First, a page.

Genealogy news round-up: Early Irish Marriage Index expands

By Jon Bauckham, 21 July 2016 - 4:54pm

Plus: Norfolk parish records added to Ancestry; FFHS seeks board members; Essex teens revamp award-winning website; GRONI search room reopens

Early Irish Marriage Index expands

A free online database containing details of thousands of Irish marriages has hit a new milestone.

Compiled by volunteers from the Irish Genealogical Research Society (IGRS), the Early Irish Marriage Index now boasts more than 80,000 entries, together providing the names of Irish brides and grooms as far back as the 1600s.

The most recent additions to the database were garnered from a CD published by the Catholic Family History Society, featuring biographical details of more than 14,000 nuns. In many cases, the nuns’ dates of birth and the names of their parents were recorded, enabling volunteers to work out the approximate year in which the couples had married.

Find out more and search the records here.

Norfolk parish records added to Ancestry

Millions of historic Norfolk parish records have been published on Ancestry.

Digitised from original documents held at Norfolk Record Office in Norwich, the four new searchable collections provide details of baptisms, banns, marriages and burials in the county dating back to the 16th century.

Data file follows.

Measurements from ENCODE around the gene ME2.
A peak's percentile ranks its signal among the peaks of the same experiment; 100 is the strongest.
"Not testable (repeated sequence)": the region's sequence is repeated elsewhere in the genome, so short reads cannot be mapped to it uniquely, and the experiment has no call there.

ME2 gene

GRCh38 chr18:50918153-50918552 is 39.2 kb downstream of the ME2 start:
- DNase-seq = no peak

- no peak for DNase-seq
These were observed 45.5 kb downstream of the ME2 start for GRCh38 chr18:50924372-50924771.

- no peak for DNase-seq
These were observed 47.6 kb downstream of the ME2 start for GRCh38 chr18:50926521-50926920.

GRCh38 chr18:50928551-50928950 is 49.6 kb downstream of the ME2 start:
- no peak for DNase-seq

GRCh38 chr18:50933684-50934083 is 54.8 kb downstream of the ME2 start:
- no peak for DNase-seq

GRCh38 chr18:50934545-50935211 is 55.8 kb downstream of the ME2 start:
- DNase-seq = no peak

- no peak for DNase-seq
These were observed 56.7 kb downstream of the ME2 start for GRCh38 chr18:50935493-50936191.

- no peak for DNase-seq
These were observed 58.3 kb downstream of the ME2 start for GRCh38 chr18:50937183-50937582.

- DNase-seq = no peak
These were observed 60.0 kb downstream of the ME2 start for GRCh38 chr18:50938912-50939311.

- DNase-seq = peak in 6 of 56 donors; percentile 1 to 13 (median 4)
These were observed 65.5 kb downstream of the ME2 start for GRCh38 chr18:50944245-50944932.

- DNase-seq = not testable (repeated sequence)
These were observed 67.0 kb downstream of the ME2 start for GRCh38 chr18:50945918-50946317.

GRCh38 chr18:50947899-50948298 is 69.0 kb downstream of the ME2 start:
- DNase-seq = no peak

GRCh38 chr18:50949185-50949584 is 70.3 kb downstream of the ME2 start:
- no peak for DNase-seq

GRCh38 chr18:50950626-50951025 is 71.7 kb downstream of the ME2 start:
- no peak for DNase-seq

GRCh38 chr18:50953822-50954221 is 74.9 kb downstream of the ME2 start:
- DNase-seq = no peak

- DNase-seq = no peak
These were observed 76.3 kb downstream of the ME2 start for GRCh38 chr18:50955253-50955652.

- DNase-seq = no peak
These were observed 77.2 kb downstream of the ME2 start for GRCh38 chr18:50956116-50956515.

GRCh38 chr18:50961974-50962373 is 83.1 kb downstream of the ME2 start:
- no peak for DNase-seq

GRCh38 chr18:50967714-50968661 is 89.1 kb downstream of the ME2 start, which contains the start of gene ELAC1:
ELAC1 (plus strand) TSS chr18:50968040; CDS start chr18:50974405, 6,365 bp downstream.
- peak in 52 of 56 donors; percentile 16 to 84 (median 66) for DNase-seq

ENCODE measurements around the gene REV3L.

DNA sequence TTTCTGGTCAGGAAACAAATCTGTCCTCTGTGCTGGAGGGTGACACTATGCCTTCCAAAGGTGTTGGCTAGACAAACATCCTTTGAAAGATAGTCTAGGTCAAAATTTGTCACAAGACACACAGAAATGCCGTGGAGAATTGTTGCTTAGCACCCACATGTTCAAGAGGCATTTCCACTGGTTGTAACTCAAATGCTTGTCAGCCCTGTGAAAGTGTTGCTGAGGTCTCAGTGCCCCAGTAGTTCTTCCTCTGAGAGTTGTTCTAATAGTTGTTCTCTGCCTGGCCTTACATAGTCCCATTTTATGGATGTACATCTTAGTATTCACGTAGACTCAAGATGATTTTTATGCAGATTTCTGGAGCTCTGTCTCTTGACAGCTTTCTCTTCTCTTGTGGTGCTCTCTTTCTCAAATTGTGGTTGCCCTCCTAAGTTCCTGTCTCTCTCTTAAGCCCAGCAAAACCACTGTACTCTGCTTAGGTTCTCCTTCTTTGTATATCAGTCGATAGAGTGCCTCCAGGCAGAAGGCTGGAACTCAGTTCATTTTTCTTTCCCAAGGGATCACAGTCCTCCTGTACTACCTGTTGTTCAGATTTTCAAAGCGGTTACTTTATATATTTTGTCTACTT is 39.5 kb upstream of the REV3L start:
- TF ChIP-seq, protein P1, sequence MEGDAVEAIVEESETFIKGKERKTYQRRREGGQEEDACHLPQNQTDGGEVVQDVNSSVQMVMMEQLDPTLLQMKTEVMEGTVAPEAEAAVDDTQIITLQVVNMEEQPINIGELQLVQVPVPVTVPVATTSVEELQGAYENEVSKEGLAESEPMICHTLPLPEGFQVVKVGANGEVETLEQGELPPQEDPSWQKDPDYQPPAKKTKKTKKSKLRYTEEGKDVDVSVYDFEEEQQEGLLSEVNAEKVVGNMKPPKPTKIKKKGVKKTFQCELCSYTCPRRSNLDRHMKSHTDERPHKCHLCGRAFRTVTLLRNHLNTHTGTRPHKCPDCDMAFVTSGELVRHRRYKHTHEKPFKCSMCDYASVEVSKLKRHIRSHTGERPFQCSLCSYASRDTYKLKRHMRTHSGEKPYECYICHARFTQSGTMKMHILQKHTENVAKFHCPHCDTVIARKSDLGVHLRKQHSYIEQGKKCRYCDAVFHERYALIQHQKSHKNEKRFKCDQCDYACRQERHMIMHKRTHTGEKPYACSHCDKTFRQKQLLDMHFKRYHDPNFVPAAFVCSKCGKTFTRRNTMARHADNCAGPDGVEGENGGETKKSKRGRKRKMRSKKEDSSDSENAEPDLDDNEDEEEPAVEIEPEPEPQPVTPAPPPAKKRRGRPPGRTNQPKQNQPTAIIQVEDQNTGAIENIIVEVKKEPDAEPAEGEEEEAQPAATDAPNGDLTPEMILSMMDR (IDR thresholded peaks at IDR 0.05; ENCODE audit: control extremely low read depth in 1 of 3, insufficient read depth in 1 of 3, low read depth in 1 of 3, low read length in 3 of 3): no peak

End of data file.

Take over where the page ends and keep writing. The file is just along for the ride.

The same records are also available to explore on both TheGenealogist and Findmypast.

Federation seeks new board members

The Federation of Family History Societies (FFHS) is seeking additional trustees to take up places on its Board.

As well as increasing the number of FFHS trustees overall, the organisation is also looking to replace members who will be standing down from their positions over the next 12 months. Applicants should already belong to a family or local history society and must be willing to take an active ‘hands-on’ role in promoting the aims of the FFHS on a voluntary basis.

To find out more about the application process, click here.

Essex teens revamp award-winning website

An award-winning digital history archive run by two Essex teenagers has undergone a major redesign.

Liam Heatherson and Joe Mander, both aged 19, have created a new version of their website Beyond the Point, which features an array of articles, photographs and video documentaries about historic places in south-east Essex.

Read the full story here.

GRONI search room reopens following certificate surge

The General Register Office for Northern Ireland (GRONI) has reopened its search room to the public.

As blogger and genealogist Chris Paton reports, the Belfast facility was forced to close after staff struggled to deal with the number of people requesting birth certificates for Irish passport applications – a surge widely attributed to last month’s Brexit vote.


TV and Radio highlights: 22-28 July 2016
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Early military record sets released online
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TV and Radio highlights: 22-28 July 2016
previous news Article
Early military record sets released online
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